Purpose: Every team has a goal and every member serves a role in accomplishing that goal. Strong teams recognize how each member plays into that end goal.

Respect: While having different personalities on a team leads to greater success, sometimes emotions run high and personalities can clash. Good teams must create ways to tackle disagreement in a respectful way.

Dependability: Team members need to be able to rely on each other. It can be distracting for other members when one isn’t pulling their weight. Unfulfilled responsibilities can put the entire team behind schedule and result in unnecessary conflict. 

Teams with these traits are happier and, therefore, achieve more. 

Effective insurance teams aren’t just technically successful, but also have complementing personalities and a strong team dynamic. When hiring individuals to join your team, it’s important to consider more than just experience and competence. The James Allen Companies specializes in finding candidates with personalities to complement your culture and a track record of being successful team members. If you’re interested in developing your team, contact The James Allen Companies today. 

What Does a Recruiter Do?

What Does a Recruiter Do?

Growing the right team is a crucial part of running a successful insurance organization. When it comes to hiring the right people, there are a lot of options—posting a job online and sorting through a flood of unqualified resumes, internal promotion, employee referral, or working with a recruiter. When it comes to choosing the right solution for your company, you may find yourself asking “what does a recruiter do?” We can’t speak for the other guys, but at The James Allen Companies, we know our recruiting process works. We’ve decided to give you a sneak peek into how we partner with insurance companies to source the best talent out there.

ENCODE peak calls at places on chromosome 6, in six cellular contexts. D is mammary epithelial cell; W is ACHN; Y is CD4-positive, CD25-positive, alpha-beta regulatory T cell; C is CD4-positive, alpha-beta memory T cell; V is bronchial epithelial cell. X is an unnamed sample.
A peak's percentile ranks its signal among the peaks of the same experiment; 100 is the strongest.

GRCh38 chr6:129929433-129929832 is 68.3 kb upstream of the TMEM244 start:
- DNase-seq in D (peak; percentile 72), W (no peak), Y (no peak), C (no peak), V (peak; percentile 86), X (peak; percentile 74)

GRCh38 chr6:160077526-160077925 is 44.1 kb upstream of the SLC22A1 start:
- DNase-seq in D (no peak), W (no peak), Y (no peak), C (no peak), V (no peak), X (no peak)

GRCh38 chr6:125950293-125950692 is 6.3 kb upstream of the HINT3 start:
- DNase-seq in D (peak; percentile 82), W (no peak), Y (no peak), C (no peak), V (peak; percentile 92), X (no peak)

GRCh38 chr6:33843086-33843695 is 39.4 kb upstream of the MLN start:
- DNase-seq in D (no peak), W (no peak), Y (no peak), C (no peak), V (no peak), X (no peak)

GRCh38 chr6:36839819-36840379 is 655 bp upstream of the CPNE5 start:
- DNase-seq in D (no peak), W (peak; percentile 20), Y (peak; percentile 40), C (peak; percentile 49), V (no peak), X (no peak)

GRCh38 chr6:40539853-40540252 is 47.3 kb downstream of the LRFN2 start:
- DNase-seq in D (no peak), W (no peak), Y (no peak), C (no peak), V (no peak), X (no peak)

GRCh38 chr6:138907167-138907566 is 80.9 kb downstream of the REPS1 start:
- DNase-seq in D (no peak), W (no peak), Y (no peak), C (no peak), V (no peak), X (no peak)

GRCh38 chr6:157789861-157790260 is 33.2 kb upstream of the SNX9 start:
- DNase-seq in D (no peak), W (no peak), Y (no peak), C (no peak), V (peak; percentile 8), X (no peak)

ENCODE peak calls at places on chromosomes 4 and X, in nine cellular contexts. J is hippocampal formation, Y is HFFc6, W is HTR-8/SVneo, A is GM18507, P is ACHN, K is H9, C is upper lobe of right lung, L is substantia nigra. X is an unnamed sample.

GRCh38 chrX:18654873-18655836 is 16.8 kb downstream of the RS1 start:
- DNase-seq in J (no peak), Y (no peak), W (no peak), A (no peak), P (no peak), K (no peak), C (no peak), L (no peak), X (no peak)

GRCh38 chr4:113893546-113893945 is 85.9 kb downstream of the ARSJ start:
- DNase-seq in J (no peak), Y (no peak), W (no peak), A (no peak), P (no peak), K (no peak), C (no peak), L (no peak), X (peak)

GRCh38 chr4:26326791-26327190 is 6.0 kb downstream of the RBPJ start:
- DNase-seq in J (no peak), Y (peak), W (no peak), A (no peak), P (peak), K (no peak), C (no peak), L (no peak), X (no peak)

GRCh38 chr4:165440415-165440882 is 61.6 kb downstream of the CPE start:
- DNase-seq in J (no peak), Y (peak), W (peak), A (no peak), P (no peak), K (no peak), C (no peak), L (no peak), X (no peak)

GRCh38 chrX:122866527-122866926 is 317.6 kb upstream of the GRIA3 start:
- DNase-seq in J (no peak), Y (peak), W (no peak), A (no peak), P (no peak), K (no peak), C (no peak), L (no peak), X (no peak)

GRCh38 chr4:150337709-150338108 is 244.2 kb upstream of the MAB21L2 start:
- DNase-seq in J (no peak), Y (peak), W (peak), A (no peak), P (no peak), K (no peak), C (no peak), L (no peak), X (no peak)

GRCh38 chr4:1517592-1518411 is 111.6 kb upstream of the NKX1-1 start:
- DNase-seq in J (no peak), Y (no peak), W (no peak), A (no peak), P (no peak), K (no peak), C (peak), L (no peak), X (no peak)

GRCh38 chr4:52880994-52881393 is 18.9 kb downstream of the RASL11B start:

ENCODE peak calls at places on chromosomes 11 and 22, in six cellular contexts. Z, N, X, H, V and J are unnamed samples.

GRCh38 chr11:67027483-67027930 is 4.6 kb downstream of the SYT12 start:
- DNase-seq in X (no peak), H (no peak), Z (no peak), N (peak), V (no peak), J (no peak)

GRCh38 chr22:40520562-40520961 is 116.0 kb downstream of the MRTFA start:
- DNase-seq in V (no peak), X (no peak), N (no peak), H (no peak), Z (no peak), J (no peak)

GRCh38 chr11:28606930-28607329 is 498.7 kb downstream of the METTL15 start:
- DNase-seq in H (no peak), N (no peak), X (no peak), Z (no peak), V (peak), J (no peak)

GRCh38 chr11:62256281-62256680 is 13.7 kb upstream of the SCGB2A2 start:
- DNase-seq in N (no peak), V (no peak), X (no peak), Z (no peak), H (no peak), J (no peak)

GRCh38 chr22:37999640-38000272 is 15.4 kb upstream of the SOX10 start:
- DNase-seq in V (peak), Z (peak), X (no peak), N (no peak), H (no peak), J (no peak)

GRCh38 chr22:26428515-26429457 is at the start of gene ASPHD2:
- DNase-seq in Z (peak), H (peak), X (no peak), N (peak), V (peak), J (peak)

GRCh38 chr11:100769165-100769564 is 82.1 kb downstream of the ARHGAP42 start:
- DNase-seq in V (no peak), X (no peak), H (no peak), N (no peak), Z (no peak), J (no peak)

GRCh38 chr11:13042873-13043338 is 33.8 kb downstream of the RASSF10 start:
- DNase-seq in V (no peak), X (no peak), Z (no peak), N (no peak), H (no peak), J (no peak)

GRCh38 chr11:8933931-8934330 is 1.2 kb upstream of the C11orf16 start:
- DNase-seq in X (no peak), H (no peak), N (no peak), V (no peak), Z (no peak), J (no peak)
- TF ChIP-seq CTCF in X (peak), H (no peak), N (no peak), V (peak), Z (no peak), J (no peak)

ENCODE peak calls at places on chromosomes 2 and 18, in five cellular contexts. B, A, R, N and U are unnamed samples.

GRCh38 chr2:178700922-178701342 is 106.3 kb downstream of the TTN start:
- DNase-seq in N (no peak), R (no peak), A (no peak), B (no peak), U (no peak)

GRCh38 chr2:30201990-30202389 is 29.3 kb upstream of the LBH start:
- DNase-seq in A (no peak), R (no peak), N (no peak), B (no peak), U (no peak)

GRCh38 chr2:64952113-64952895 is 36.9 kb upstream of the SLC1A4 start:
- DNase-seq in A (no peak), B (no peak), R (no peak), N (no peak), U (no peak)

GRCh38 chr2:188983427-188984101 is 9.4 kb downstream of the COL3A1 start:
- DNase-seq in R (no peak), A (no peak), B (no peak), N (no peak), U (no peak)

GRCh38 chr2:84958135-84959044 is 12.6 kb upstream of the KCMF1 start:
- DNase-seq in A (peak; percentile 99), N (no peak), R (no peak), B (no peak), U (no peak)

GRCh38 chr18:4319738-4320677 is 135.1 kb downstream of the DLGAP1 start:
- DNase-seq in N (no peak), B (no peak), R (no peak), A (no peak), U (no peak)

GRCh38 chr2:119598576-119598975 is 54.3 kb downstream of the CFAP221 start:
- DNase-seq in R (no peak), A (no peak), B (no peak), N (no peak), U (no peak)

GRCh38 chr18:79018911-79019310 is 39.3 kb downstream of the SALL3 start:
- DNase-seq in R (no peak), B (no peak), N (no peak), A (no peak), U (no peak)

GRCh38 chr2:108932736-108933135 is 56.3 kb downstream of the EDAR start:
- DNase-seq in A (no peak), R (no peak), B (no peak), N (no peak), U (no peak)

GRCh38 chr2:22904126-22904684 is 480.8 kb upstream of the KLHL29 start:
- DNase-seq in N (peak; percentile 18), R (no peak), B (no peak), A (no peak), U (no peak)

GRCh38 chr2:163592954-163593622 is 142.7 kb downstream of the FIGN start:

What We Do

The recruiting process is extensive and, depending on the recruiter, can include up to 30 steps! We’re not going to go into every stage of our process, but want to give you an idea of the amount of dedication we put into every search we do. 

Understand the client and the position

When we receive a search assignment, our first priority is getting to know the client, their business, their goals and what the position entails. To fully understand what candidates we need to find, we need to know what the client’s expectations are, the requirements for the position and how it fits into the goals of the company. We also need to know what the positions offer the candidates we’re sourcing. 

Find the talent

Without giving away all of our secrets, we have quite a few different methods for finding the qualified talent insurance businesses need. Unlike the average talent acquisition manager, we don’t simply post a job online and hope the fish will bite. This often results in too many unqualified applicants wasting your time. Instead, we do the heavy lifting, reaching out directly to individuals who will advance your team, and reviewing their credentials, resumes and successes. We only find and deliver the individuals that meet our incredibly high standards. 

We’ve developed our advanced talent acquisition methods over more than 20 years in the recruiting business. Our team has developed relationships with a network of tens of thousands of insurance professionals from underwriters to claims adjusters. With this network, we are able to identify highly-qualified passive candidates who, while not actively searching for jobs, will be an excellent match for your business. 

Coordinating and conducting interviews

Before you ever see a candidate’s resume, we’ve already vetted them to make sure they meet the requirements you’re looking for. We interview each and every candidate to make sure their skills line up with their resume and experience and that they’ll fit into your company’s culture. Whatever questions you need to be answered about a candidate before an official interview, we will get them answered. 

We only deliver the candidates we know will help your business. Once we find the right one, we coordinate the interview times so you can focus on running your organization. 

Serve as your advocate